“One thing everyone knows about me is I absolutely love Fern. At our 20th anniversary party two people said: ‘Fern seems like an amazing place to work. Is it really as good as it seems?’ And for me it certainly is. 

Fern is very supportive of the ups and downs that all staff go through, and its flat structure has given me the freedom to try new things and change how Fern communicates. 
Communication is integral to everything Fern does. 

We're not able to be collaborative unless we can communicate well: unless we can explain complicated issues in ways that encourage people to understand, care, and get involved. So in the last few years we’ve focussed on producing material that explains issues linked to forests, climate change and human rights in a way that most people could understand.

The beauty of working for Fern is that no day is the same. 

I often come in to an extremely full [email] inbox. A typical day would involve Skyping or chatting with people about exciting new ideas that need to be turned into reality and proposing communications tools that might help – everything has to be tailored to its audience – and then, at the other end of the spectrum, I could be going through the final proof of a beautiful new report, checking the images and the captions, and making sure that it’s convincing. 

Even when I’m travelling, which is a lot, there’s a wide variety of activities: from working with filmmakers to produce videos, overseeing the building of our new website, or training up an intern.

The unexpected can rear its head at any time: when my colleague was in Russia last year investigating coal mining’s terrible impact on forests and local people, I got spammed by 5,000 emails in a day. We sourced the attack to Russia; hacking is something we’re facing a lot more of. 

Eleven years ago [when I joined Fern] we had no Twitter, no Facebook, no social media at all. We had a relatively simple website and sent out our newsletter by post. We would print virtually everything. 

Now we communicate in a very different way: much more film, more storytelling, more blogs, social media, humanising the issues, and putting the campaigners at the front of the work we do. Everybody is expected to be a communicator now.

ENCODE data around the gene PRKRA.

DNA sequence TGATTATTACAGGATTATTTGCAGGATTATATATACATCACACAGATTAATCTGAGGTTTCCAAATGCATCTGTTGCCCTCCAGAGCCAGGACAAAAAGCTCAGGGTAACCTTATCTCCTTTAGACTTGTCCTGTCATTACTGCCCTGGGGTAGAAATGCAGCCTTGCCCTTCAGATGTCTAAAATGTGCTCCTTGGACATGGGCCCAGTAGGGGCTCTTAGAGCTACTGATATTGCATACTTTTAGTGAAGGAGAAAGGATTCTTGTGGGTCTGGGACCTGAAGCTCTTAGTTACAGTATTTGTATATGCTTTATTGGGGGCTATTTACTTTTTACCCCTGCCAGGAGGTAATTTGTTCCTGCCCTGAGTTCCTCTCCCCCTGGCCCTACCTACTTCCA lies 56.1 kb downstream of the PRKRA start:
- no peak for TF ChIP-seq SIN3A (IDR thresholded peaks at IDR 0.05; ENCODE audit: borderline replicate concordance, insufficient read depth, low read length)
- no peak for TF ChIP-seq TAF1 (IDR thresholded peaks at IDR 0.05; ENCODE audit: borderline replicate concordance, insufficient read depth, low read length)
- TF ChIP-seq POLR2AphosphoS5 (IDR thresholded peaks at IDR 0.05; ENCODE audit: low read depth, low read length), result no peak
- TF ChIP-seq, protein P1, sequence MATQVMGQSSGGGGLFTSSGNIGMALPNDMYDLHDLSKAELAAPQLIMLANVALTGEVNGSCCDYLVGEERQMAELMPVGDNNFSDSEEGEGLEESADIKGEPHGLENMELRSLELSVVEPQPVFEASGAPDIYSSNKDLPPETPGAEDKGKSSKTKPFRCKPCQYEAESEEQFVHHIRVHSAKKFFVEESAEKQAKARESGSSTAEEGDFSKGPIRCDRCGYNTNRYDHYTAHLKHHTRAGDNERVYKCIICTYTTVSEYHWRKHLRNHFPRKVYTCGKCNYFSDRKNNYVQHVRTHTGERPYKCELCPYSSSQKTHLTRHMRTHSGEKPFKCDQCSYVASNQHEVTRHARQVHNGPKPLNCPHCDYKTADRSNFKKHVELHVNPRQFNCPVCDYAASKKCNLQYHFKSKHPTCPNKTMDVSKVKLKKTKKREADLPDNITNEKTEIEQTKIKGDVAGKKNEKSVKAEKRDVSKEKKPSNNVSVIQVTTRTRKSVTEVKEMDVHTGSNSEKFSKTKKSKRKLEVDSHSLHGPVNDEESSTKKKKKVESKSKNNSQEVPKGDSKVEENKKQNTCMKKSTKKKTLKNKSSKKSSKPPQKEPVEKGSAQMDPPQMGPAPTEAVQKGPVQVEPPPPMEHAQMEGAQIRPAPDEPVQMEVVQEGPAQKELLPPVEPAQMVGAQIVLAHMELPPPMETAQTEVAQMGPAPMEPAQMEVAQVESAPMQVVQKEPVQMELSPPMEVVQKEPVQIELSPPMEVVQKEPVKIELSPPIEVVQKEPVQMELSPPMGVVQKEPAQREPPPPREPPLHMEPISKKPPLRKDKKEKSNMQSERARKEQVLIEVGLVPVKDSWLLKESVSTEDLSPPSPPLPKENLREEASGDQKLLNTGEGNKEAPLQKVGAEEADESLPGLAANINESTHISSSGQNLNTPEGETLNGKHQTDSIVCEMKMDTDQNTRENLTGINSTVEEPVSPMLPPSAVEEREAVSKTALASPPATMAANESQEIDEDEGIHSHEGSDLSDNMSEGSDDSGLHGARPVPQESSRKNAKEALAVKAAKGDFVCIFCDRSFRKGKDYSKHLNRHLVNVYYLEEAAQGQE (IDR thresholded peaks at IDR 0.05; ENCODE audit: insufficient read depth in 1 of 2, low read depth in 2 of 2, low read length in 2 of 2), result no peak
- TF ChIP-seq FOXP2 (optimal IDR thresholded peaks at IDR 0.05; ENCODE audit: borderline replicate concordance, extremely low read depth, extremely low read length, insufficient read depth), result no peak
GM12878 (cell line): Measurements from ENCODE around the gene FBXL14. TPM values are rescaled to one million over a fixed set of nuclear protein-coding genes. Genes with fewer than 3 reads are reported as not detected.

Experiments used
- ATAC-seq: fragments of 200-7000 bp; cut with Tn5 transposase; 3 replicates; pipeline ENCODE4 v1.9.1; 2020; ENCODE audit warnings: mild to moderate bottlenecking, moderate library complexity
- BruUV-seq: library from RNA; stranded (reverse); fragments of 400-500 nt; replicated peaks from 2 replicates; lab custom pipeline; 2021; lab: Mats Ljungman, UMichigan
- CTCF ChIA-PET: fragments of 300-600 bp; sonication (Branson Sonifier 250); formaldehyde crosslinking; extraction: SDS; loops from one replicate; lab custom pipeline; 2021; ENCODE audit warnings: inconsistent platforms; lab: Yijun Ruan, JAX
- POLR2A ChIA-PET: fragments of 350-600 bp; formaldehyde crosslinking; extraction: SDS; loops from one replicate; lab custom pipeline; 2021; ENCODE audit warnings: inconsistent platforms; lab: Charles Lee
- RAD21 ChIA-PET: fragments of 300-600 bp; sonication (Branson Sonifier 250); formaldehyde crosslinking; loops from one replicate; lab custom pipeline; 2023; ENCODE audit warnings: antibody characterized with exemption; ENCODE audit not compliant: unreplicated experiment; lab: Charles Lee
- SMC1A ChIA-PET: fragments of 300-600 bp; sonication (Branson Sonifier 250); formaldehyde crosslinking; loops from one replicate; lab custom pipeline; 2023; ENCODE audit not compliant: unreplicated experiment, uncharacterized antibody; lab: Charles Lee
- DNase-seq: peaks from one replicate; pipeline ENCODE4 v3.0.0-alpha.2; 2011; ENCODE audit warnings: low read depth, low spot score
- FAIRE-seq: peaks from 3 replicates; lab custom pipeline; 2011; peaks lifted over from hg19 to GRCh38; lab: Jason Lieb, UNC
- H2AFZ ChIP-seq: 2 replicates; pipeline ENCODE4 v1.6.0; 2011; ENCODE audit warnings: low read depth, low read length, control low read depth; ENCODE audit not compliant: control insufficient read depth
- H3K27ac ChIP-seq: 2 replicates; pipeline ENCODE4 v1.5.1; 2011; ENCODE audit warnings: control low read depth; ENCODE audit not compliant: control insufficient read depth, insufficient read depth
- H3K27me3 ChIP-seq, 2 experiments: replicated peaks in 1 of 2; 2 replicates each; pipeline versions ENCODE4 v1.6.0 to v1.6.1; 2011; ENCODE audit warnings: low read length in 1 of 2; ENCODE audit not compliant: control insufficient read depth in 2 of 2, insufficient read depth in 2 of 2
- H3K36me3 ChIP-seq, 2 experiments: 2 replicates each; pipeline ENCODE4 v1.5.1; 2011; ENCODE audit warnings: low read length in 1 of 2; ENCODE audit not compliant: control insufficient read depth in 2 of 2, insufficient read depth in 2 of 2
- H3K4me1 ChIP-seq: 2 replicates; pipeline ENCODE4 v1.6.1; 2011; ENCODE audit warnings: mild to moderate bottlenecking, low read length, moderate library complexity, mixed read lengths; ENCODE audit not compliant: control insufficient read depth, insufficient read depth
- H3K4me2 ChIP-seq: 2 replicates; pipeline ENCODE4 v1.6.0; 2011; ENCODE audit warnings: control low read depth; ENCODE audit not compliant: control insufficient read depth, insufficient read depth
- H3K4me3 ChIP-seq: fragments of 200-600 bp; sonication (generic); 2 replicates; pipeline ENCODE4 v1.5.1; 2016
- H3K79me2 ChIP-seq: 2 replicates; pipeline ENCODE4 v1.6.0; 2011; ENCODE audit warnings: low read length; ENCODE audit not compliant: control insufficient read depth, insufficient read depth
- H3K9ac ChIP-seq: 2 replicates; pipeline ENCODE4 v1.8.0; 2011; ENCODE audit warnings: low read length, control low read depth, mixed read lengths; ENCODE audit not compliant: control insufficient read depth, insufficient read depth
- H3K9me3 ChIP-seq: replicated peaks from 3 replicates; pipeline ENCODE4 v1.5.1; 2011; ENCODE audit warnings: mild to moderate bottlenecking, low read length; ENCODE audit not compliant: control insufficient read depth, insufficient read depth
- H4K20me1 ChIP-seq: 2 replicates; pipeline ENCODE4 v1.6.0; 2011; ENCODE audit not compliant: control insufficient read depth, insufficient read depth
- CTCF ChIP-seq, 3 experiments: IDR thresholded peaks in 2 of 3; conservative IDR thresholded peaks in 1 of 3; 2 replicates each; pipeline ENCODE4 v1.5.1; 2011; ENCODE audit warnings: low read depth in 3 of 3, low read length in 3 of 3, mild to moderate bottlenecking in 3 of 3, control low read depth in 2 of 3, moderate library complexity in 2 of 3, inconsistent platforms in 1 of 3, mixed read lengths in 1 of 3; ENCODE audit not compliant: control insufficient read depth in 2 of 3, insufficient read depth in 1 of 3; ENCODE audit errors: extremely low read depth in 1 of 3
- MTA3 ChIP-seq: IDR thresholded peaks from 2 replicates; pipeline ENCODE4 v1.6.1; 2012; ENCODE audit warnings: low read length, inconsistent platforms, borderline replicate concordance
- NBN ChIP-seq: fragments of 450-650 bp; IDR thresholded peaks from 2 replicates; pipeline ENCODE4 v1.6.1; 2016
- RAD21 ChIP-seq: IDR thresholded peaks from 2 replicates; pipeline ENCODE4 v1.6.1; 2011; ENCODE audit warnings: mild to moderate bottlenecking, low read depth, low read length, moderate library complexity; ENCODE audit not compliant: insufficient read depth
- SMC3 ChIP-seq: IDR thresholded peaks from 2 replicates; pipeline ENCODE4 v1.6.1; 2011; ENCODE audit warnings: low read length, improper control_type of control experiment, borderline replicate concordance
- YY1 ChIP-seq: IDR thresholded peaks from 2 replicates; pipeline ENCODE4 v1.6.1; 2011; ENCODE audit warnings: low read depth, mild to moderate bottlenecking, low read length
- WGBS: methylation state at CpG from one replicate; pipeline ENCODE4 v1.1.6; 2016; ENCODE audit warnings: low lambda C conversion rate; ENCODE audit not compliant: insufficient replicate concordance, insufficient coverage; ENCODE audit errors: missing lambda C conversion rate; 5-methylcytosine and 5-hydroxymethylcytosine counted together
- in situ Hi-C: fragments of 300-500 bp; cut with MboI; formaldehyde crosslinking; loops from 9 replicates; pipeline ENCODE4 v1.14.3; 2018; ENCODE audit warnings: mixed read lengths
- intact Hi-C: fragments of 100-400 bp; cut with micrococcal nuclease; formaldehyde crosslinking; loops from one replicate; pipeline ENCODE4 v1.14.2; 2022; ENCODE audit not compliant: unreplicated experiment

Fern is about opening the space for others to have their voices heard. 

I think our publications really show what we mean by this. For instance last year, instead of sending people out to gather stories, we used local journalists to do it - to raise the voices of our partners and tell the stories and communicate about the amazing work they do, and why forest ownership and management is so important to the lives of ordinary people.

2018 has been a great year for the communications team because we've had PJ [Pierre-Jean Brasier] join us as Fern’s Strategic Communications Adviser. This has allowed us to increase the languages we work in, improve dissemination, and try new communications tools such as petitions.

Our role is to support the vital and inspiring work of our campaigners, by asking the simple questions that most people would have about their work. Experts often can’t communicate to non-experts, so my role is to never quite understand: the moment I become an expert I’ve failed!

I couldn’t do this job if I wasn’t so involved in the campaigns. 

These are issues I really care about: trying to help people understand how forest peoples’ rights lead to strong diverse forests. And how strong diverse forests clean our air, stop climate change and house animals.

I feel like I’m working for an organisation that is enormously beneficial for the environment and for people. And that ending the things we campaign against - such as the over-consumption of meat and soya and palm oil – has no downside. It will help our economies, our health, animals AND the environment. It really is a wonderful place to work.

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